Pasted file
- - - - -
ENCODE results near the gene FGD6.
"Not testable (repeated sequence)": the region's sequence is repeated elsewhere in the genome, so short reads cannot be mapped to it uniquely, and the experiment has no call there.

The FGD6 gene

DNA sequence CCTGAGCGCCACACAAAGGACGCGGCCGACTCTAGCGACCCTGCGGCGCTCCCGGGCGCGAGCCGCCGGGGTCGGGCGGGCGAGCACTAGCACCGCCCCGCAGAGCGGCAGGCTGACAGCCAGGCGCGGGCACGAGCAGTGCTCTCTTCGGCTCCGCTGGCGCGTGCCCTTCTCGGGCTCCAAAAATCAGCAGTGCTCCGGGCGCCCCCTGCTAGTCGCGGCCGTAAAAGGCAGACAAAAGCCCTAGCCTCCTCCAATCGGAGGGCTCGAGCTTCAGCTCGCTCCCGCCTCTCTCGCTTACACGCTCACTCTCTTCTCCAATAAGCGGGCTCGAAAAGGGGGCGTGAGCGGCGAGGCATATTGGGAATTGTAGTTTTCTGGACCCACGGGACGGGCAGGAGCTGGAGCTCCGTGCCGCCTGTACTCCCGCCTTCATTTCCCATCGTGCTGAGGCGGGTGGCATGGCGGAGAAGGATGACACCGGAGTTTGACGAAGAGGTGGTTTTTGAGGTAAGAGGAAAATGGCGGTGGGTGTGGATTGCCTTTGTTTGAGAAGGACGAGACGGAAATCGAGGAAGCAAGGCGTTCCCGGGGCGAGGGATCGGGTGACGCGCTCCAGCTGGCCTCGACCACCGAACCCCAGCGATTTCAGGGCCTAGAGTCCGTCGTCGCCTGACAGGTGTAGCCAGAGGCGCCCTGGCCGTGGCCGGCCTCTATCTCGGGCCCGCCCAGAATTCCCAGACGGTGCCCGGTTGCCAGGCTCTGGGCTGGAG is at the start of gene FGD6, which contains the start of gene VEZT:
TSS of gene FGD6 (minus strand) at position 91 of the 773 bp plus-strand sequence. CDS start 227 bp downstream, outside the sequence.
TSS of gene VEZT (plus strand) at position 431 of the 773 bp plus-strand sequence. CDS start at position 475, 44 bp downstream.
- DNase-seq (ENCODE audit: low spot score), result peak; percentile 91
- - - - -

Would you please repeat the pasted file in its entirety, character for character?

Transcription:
ENCODE results near the gene FGD6.
"Not testable (repeated sequence)": the region's sequence is repeated elsewhere in the genome, so short reads cannot be mapped to it uniquely, and the experiment has no call there.

The FGD6 gene

DNA sequence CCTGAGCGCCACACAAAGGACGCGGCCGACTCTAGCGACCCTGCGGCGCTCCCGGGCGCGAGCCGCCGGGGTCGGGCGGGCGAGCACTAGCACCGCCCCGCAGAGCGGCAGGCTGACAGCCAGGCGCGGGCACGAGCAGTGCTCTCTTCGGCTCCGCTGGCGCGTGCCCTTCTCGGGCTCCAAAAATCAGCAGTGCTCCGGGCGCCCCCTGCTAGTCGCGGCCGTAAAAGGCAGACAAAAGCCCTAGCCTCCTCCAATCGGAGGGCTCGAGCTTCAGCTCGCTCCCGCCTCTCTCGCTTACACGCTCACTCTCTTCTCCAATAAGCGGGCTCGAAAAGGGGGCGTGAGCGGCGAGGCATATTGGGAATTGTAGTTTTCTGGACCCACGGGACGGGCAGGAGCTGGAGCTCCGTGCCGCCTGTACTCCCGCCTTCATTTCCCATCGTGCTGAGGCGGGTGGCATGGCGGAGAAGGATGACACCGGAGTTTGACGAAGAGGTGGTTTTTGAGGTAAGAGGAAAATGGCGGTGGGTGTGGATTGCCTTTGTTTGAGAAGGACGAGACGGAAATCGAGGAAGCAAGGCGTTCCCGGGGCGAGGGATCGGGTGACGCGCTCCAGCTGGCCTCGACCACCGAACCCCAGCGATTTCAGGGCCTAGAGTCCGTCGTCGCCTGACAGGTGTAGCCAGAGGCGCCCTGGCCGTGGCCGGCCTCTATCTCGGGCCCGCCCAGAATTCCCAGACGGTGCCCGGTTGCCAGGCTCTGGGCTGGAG is at the start of gene FGD6, which contains the start of gene VEZT:
TSS of gene FGD6 (minus strand) at position 91 of the 773 bp plus-strand sequence. CDS start 227 bp downstream, outside the sequence.
TSS of gene VEZT (plus strand) at position 431 of the 773 bp plus-strand sequence. CDS start at position 475, 44 bp downstream.
- DNase-seq (ENCODE audit: low spot score), result peak; percentile 91